The of course comes the selling, promotions and publication of designs. Whew!

What I haven’t covered are advance knitting skills such as Intarsia, Entrelac, knitting small circular items such as socks and mittens, Double Knitting, knitting with color, Fair Isle knitting, pockets… the list goes on.

I’m not really sure if I could possibly try everything on this list. But I’ll try at least one item in each.Β  here’s to wishing me luck! πŸ™‚

Posted on Leave a comment

Crossroads Hat

This was a lovely quick project! I started a couple of days back, and here I’m DONE! πŸ˜€

This pattern has been designed by Elena Nodel, and was contributed to the Project-a-Month group on Ravelry.The hat is made with 2 colors, and is a great beginner project for using different colors as well as cables. Made with DK weight yarn, it definitely knits up fast! Of course, I didn’t really buy DK weight yarn, I just went ahead and used 2 colors of fingering weight held double. What a wonderful way of emptying my stash! πŸ˜‰

It actually is paired with a cowl, which would help my chances of winning an exclusive dyed merino Skien from Elena, but I’ll have to forego that. I really don’t have the need for a cowl in sunny Bangalore! πŸ™‚

Here are the pics of this lovely knit!

close up of the cabled strands
close up of the cabled strands
the overall look!
the overall look!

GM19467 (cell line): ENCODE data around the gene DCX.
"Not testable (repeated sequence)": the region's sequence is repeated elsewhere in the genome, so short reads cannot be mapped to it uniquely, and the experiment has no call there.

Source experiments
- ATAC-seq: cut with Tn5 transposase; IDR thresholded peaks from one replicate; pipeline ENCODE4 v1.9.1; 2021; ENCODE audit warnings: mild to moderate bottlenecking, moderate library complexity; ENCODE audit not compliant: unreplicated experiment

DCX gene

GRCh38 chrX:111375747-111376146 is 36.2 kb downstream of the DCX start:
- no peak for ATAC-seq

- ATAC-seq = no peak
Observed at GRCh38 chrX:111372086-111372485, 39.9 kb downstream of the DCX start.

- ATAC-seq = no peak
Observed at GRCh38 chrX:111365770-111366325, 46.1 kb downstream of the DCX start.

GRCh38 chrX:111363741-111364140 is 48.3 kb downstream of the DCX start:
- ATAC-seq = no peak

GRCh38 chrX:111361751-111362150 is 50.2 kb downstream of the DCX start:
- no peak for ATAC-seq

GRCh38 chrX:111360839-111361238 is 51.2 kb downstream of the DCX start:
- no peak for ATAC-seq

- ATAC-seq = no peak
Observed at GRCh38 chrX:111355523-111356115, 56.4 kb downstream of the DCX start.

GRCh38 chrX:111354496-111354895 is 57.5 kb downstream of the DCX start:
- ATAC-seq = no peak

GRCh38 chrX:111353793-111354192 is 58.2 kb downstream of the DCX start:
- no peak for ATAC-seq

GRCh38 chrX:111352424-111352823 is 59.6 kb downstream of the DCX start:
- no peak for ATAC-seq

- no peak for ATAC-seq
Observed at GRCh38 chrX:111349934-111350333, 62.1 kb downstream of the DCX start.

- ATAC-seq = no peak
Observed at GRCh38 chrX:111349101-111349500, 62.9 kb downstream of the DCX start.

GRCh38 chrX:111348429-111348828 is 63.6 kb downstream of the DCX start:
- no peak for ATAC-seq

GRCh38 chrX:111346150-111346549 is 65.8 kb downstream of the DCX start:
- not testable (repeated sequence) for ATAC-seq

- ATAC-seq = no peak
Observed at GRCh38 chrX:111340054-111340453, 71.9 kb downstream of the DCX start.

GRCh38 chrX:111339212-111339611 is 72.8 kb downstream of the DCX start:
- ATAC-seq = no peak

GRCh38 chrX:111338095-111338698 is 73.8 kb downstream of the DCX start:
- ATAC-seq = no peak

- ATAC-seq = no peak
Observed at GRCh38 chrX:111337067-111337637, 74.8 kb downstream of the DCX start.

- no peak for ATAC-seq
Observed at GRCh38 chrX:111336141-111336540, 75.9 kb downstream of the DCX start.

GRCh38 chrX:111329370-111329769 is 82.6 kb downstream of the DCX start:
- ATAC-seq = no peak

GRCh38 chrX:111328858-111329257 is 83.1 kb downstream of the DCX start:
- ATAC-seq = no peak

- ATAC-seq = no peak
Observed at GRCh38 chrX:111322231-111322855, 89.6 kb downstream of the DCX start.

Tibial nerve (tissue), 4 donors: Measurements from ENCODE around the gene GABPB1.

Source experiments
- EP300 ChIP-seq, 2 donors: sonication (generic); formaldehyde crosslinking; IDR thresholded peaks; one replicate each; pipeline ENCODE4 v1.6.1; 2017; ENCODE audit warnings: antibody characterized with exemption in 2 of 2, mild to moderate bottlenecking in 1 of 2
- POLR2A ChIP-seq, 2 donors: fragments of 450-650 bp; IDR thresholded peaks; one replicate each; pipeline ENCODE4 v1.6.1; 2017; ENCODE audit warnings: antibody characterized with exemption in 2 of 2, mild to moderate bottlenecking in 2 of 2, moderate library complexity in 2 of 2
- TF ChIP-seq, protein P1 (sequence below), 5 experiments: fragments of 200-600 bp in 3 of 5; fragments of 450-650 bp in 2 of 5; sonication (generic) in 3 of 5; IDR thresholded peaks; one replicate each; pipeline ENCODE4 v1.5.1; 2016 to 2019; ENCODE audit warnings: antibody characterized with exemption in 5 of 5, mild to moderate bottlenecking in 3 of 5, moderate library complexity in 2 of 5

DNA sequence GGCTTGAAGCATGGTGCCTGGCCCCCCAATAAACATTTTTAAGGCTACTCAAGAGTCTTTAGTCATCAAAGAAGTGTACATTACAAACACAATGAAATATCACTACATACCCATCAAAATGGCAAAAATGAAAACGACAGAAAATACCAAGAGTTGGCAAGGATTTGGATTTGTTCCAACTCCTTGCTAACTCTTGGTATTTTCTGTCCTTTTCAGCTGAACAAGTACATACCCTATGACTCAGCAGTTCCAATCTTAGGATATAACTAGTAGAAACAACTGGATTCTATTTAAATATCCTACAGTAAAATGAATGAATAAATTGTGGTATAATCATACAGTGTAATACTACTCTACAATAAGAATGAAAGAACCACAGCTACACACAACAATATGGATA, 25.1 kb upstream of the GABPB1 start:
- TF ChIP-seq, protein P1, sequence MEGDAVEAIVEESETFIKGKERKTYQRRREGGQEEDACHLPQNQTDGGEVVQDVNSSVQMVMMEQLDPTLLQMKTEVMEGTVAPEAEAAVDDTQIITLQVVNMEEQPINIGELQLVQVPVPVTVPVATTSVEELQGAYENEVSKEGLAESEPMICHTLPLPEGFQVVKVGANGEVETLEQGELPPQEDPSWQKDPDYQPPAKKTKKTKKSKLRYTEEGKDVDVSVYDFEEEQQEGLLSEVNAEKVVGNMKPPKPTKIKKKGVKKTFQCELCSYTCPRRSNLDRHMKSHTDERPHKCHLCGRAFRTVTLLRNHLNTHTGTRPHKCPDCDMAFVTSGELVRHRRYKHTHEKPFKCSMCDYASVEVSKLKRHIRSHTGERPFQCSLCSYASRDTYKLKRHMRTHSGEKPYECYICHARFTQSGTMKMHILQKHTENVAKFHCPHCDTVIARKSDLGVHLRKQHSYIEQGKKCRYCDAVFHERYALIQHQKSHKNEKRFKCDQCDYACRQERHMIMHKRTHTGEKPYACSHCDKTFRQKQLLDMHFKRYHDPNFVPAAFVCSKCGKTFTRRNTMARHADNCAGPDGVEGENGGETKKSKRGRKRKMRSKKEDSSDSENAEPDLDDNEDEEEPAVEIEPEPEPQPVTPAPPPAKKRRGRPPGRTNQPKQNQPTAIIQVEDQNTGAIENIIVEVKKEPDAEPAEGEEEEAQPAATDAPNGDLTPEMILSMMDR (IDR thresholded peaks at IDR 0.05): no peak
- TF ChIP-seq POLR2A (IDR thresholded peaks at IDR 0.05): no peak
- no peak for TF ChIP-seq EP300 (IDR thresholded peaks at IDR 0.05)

Posted on Leave a comment

Works of Art: Midori OBI Bags

Hubby has just returned from the Land of The Rising Sun, and got me this wonderful gift. When thinking of Japan, we think Kimonos, kokeshi dolls and goegeous hand-made fans. But this was a gift a totally unexpected surprise!

The main reason I’ve mention this gift here, is because of the beauty of this handmade product.

OBI bag
OBI bag
The back panel in self-design silk
The back panel in self-design silk

This is a OBI Paccetto in handmade pure silk, made from vintage sash belts (obi). The upper pane features the design panel, while the rest of the bag is made in handmade black silk. The back of the bag is done is self-design black silk that feels absolutely decadent.

The Midori OBI Arts in Japan specializes in kimonos, and gifts made from the same materials geared towards tourists. So the bags are made from kimonos or, in this case, from the sash belts worn in the traditional japanese dress.

So now I’m off the enjoy my gift! πŸ™‚

Posted on 4 Comments

Left Bank Cardigan – WIP

I started this particular cardigan on 25th March, with a deadline of 27th April.

I’m not really sure why the designer has named this cardigan so, but am going with it for now. The design is a simple ribbing, and that is all that gives this cardigan an amazingly cool look.

Unfortunately I’m about 30% done at this stage, and that’s not likely to improve too much by deadline date. Happily though, the designer has agreed that the timeline was short right at the beginning of the project. So as long as I am able to test it, and find errors along the way, sticking to deadline isn’t much of a priority to her. Unfortunately, it is for me, andΒ  I just hate missing a deadline. πŸ™

Here’s my progress till date. Not much to go by, but the yarn looks great! πŸ™‚

Left Bank Cardigan
Left Bank Cardigan